in many years, as people bought copies for their scrapbooks.
The Copenhagen newspaper Politiken
reported that a new law had been proposed in the Danish parliament that would require all black dogs to be painted white. The purpose of this was supposedly to increase road safety by allowing the dogs to be seen more easily at night. However, opposition parties were said to have loudly condemned the proposal as "another step towards socialism and conformism," and expressed the suspicion that the law had only been put forward because of pressure from the painters' union.
The Kokomo Tribune
reported that city officials planned to increase taxes in order to fund construction of "a modern and handsomely furnished health and social club for local public officials." The article pointed out that "our public officials are hard-working individuals who deserve a convenient place for recreation." It went on to quote a local official who said, "We believe the idea will be well received by our citizens. It will mean an increase in taxes, but this is well accepted by people when they realize that it is for a good thing."
The French newspaper L'Ardennais
reported that two giant helicopters were going to remove the Meuse River bridge at Montey-Notre-Dame and replace it with a new one. A crowd of over 2000 people assembled to witness the event. Eventually a loudspeaker announced that the bridge-removal operation had been delayed until April 1, 1968.
The front page of the Scottdale Daily Courier
showed a photo of a large sinkhole that had reportedly formed at a busy intersection downtown. The crater was estimated to be 45 feet deep.
The picture fooled many readers, despite the "April Fool" notation in the caption. The Courier
"One family was indignant when a member returned home from downtown Saturday and did not even mention the fact that a large portion of the street had caved in. Other readers expressed concern for the safety of passengers in the autos in the picture. Others coming downtown later Saturday to see the hole marveled at the rapid fill-in and repavement of the mythical 'mine sink.'"
The Newark Advocate
reported that strange "monster footprints" had been found in Cranberry Marsh on the shore of Buckeye Lake:
"The footprints were evidently made Sunday when what is described as a wild-eyed, scaly animal crashed through a row of hedges lining the south-side of the lake.
'Definitely prehistoric' was the explanation of one official, blanching at the first sight of the weird prints."
The Daily Journal
, based in Kankakee, Illinois, reported that a Soviet space capsule had landed just outside of the city. Apparently the cosmonauts had seriously miscalculated their trajectory during reentry. The Soviet government was said to be keeping its silence about the capsule. An accompanying photograph showed a space capsule with a hammer and sickle displayed on its side. The article said that one of the cosmonauts, Lirpa Loof, had been missing for over a year. Many people drove to the supposed site of the landing to see the capsule.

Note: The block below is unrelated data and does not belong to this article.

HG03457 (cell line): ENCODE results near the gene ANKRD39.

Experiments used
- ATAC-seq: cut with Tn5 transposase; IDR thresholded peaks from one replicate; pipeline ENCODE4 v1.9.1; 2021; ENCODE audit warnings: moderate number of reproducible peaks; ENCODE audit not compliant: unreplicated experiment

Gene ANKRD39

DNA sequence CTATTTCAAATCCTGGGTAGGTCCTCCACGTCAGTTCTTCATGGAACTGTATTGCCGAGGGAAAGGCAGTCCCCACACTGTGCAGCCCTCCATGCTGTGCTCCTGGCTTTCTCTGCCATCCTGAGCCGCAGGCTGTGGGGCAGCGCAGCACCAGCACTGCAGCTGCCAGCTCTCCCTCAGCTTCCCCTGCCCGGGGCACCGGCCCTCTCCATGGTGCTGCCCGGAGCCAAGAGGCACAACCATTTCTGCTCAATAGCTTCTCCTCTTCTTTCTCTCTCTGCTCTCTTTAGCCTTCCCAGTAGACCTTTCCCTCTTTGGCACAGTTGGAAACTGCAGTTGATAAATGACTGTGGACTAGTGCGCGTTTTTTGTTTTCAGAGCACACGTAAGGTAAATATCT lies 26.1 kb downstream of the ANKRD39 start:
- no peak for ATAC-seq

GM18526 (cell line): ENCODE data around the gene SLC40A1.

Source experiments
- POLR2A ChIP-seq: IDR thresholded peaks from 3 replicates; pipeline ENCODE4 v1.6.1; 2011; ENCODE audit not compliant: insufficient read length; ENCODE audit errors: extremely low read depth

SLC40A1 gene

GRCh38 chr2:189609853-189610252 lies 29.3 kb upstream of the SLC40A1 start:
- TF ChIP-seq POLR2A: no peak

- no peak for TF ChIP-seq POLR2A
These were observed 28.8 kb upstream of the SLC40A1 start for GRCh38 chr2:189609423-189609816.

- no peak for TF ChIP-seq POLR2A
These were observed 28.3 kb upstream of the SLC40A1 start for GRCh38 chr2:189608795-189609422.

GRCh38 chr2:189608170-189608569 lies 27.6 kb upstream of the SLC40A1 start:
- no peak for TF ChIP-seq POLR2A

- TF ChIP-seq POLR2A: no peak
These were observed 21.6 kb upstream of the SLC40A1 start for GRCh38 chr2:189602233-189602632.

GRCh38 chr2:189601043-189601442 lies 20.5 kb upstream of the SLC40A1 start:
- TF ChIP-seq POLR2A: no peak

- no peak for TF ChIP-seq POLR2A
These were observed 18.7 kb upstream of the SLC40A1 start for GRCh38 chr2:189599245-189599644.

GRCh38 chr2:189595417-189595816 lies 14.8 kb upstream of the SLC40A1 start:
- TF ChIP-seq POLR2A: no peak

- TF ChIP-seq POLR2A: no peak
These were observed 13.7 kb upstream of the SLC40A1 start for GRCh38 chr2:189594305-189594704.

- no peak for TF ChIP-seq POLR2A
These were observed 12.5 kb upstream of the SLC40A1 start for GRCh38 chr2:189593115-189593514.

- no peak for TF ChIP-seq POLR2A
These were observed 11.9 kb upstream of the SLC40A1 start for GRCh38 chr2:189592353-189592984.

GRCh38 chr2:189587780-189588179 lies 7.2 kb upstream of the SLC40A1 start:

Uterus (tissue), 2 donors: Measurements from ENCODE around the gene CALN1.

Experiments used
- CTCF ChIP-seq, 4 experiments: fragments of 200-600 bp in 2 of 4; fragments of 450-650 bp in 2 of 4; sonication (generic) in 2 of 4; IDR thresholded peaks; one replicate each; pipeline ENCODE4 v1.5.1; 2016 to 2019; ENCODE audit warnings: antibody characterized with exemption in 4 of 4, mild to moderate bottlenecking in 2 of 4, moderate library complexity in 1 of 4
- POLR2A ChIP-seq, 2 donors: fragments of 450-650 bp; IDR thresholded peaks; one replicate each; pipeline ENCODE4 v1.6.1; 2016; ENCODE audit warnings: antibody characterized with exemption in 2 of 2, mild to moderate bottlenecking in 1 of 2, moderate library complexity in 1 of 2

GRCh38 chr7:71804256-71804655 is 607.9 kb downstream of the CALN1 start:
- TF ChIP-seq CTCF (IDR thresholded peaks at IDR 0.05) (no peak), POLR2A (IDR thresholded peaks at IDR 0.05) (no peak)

The London Times
ran a small article noting that in honor of the 100-year anniversary of Thomas Cook's first round-the-world tour, the travel agent Thomas Cook was offering 1000 lucky people the chance to buy a similar package deal — at 1872 prices
. The offer would be given to the first 1000 people to apply. Applications should be addressed to "Miss Avril Foley."
The public response to this bargain-basement offer was swift and enthusiastic. Huge lines formed outside the Thomas Cook offices, and the travel agent was swamped with calls. Belatedly the Times
identified the offer as an April Fool's joke and apologized for the inconvenience it had caused. The reporter who wrote the article, John Carter, was fired, but later reinstated.
The Toronto Star
printed on its front page a picture of King Kong hanging from the top of the CN Tower, which at the time was nearing completion. (It opened to the public in June 1976.) In a nod to the original movie, Carmen Nigro, who claimed to have played King Kong in the 1933 film (although a rubber model was used in most shots) was inside the ape costume.
(Harrisburg, Pennsylvania) published a photograph of the state capitol building collapsing. A caption below the picture read, “Custodian A.F. Day said the blast occurred during a joint House-Senate session addressed by Hubert Humphrey and Gov. Milton Shapp… Day attributed the explosion to an abnormal expansion of hot air which usually is absorbed by acoustic seats in the chamber.“ The hoax elicited negative comments from many readers who accused the paper of “confusing fun with irresponsibility.“ Two days later the paper apologized for the hoax and promised that it would never publish another. The hoax recalled a similar April Fool’s Day joke